Gifted children do not give common answers to questions. For example, if you were to ask a gifted child how one would gain access to a classroom, instead of saying through the door, a gifted child may say through the window or through the roof.

Dealing with gifted children requires parents and teachers to think as if there is no box, because an emphasis on conservative thinking may stifle the acuteness of their intellects. Parents and teachers should provide greater challenges for gifted children so that they do not become bored which in turn can lead to them withdrawing from their social networks. Open-ended activities and opportunities should be provided for these children. For example, in a teaching and learning environment gap filling questions should be avoided, context should be provided for expanded capabilities for gifted children.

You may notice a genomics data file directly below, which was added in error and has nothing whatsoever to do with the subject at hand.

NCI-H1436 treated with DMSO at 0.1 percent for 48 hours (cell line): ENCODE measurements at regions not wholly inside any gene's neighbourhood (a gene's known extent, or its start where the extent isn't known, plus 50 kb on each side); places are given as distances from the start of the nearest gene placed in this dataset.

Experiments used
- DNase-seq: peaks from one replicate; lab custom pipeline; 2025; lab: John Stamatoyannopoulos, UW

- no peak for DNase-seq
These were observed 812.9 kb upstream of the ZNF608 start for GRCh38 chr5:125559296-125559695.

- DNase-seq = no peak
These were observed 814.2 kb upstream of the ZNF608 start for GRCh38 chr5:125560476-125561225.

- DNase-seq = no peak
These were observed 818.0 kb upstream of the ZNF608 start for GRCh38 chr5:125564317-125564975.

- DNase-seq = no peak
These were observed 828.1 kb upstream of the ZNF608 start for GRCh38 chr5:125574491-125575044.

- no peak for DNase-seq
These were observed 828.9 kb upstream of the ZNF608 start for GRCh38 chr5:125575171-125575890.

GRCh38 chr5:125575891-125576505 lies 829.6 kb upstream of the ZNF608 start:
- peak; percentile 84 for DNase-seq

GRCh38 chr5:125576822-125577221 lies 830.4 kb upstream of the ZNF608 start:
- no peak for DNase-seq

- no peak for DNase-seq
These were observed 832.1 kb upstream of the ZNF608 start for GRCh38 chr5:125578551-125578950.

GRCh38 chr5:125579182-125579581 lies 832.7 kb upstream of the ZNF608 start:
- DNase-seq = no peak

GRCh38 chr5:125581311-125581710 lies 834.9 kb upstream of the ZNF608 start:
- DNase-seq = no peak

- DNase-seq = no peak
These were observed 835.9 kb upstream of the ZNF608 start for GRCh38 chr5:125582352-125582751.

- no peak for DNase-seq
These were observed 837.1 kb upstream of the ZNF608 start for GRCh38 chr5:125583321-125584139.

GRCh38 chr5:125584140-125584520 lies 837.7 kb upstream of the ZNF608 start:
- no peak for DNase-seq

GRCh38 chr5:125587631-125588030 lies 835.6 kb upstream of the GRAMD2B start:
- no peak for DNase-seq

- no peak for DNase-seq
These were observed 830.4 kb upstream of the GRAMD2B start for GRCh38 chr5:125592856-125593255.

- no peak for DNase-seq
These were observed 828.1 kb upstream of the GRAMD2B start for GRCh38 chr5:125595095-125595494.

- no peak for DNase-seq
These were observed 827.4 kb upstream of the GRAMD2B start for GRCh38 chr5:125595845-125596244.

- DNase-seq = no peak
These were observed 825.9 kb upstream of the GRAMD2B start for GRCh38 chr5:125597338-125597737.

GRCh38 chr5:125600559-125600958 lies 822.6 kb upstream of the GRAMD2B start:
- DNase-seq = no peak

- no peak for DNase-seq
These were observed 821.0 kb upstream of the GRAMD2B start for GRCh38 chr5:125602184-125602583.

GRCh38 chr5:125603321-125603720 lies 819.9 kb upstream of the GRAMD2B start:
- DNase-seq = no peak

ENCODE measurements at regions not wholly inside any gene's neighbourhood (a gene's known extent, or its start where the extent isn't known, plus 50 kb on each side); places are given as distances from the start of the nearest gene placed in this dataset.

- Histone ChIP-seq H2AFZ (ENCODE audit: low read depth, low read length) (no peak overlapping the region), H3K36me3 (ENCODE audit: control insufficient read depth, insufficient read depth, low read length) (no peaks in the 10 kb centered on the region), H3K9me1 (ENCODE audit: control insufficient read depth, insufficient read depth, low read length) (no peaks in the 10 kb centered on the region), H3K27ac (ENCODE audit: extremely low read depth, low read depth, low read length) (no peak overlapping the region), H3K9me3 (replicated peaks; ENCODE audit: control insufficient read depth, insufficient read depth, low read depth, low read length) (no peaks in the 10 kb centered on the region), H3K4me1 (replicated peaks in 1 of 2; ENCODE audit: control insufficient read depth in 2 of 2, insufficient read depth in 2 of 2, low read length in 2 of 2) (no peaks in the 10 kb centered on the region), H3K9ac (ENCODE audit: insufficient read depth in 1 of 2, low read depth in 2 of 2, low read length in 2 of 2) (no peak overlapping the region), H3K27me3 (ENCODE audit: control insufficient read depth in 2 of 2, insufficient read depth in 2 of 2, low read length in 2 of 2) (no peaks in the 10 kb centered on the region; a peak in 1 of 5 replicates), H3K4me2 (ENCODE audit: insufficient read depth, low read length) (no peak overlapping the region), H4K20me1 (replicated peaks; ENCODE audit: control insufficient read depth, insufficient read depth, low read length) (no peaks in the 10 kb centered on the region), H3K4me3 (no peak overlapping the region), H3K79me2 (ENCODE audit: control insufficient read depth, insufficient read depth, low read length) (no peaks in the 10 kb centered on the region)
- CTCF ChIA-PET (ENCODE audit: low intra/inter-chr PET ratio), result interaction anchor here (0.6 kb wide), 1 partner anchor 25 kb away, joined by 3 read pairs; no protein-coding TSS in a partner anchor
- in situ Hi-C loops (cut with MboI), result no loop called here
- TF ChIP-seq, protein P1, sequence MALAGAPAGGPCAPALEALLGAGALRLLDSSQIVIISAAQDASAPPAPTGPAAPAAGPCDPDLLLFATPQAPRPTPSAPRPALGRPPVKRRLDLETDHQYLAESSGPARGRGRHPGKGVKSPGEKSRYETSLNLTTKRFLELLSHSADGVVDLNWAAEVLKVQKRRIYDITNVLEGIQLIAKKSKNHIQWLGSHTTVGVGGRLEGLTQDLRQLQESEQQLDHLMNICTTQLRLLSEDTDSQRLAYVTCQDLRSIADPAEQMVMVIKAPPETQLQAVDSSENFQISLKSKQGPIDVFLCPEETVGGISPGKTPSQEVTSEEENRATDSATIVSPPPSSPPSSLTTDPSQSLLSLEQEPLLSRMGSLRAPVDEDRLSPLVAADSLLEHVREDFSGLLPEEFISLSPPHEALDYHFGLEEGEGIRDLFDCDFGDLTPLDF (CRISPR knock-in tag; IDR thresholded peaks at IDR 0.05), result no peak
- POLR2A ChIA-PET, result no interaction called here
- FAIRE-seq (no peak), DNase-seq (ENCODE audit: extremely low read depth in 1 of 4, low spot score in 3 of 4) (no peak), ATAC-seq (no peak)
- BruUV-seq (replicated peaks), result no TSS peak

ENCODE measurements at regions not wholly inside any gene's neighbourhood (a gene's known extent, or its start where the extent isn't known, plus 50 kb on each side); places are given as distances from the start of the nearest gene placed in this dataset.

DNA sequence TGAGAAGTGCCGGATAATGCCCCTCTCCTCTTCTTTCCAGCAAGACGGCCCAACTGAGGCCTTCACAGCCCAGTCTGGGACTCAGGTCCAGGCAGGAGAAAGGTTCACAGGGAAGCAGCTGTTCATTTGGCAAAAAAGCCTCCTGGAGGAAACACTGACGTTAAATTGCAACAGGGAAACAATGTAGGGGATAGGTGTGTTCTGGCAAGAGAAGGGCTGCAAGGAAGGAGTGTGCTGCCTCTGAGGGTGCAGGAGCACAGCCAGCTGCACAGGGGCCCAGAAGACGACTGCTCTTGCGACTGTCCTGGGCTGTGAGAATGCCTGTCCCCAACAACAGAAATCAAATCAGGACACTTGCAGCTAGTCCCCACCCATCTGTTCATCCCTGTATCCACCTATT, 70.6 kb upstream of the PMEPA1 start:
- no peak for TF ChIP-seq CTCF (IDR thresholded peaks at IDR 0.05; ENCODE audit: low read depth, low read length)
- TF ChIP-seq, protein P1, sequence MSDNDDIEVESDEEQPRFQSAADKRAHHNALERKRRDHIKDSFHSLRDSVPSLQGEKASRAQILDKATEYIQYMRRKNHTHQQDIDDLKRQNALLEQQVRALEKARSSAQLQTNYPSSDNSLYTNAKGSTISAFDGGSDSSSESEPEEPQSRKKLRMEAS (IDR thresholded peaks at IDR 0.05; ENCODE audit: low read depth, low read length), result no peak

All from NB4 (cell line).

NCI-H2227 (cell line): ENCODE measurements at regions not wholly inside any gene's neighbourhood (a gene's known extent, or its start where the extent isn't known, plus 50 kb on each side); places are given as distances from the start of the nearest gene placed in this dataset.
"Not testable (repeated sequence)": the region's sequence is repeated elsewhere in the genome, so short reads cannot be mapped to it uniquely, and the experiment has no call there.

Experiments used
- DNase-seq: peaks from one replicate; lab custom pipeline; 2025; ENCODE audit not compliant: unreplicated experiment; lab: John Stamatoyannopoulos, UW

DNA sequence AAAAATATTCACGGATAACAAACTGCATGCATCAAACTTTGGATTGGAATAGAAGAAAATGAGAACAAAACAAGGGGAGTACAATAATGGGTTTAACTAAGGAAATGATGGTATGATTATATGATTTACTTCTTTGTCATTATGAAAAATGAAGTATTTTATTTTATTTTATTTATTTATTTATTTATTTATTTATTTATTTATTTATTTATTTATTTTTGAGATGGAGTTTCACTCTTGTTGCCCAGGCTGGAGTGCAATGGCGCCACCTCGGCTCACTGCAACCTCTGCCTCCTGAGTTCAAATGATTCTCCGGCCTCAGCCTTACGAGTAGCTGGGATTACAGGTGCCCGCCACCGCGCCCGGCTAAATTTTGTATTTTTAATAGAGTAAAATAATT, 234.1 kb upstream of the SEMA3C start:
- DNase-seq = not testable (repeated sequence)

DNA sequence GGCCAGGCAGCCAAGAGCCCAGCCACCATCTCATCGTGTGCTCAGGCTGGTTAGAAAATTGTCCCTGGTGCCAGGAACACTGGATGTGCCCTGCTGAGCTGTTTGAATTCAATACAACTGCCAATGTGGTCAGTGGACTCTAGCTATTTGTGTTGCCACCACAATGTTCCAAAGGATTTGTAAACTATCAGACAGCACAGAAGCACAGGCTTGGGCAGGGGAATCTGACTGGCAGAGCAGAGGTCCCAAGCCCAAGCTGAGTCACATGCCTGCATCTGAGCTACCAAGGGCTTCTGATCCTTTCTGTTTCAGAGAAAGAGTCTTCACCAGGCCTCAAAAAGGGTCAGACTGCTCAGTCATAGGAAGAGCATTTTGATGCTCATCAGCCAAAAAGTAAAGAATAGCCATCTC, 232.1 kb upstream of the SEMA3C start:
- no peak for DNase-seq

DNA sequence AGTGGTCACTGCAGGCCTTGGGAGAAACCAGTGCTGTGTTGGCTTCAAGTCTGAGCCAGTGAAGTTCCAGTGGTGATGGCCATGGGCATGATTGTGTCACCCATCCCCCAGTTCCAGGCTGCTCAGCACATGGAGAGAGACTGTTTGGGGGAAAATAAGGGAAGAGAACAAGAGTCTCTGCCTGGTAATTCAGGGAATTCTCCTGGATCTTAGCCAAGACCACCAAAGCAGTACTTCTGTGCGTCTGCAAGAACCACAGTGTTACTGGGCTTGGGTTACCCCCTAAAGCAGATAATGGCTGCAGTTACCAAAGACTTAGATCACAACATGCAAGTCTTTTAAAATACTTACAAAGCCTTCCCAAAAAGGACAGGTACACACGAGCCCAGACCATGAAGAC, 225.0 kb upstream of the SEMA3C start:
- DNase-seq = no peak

Arguably, for this group of learners, conformity should be stressed only where necessary (rules for safety, taking turns, sharing and so on). Observably, gifted children may need help in developing social skills, as they may disengage from their social networks because of two things which are: their failure to understand them and the failure of the significant others and peers to circumscribe them. Guardians and teachers should endeavour to stimulate the intellectual energies of these children by also providing advanced equipment and materials.